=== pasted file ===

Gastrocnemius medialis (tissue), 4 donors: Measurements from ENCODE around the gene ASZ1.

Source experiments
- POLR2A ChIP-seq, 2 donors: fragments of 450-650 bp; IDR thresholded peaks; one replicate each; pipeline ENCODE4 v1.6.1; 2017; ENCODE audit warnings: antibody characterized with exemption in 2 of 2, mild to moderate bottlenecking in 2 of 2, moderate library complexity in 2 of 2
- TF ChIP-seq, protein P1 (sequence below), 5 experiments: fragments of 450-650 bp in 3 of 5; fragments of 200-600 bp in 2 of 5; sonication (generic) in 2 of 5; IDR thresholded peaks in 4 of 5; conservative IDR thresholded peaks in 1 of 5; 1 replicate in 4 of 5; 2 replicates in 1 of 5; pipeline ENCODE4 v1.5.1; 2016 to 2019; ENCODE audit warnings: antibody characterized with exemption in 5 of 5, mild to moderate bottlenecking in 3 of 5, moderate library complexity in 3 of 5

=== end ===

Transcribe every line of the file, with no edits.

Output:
Gastrocnemius medialis (tissue), 4 donors: Measurements from ENCODE around the gene ASZ1.

Source experiments
- POLR2A ChIP-seq, 2 donors: fragments of 450-650 bp; IDR thresholded peaks; one replicate each; pipeline ENCODE4 v1.6.1; 2017; ENCODE audit warnings: antibody characterized with exemption in 2 of 2, mild to moderate bottlenecking in 2 of 2, moderate library complexity in 2 of 2
- TF ChIP-seq, protein P1 (sequence below), 5 experiments: fragments of 450-650 bp in 3 of 5; fragments of 200-600 bp in 2 of 5; sonication (generic) in 2 of 5; IDR thresholded peaks in 4 of 5; conservative IDR thresholded peaks in 1 of 5; 1 replicate in 4 of 5; 2 replicates in 1 of 5; pipeline ENCODE4 v1.5.1; 2016 to 2019; ENCODE audit warnings: antibody characterized with exemption in 5 of 5, mild to moderate bottlenecking in 3 of 5, moderate library complexity in 3 of 5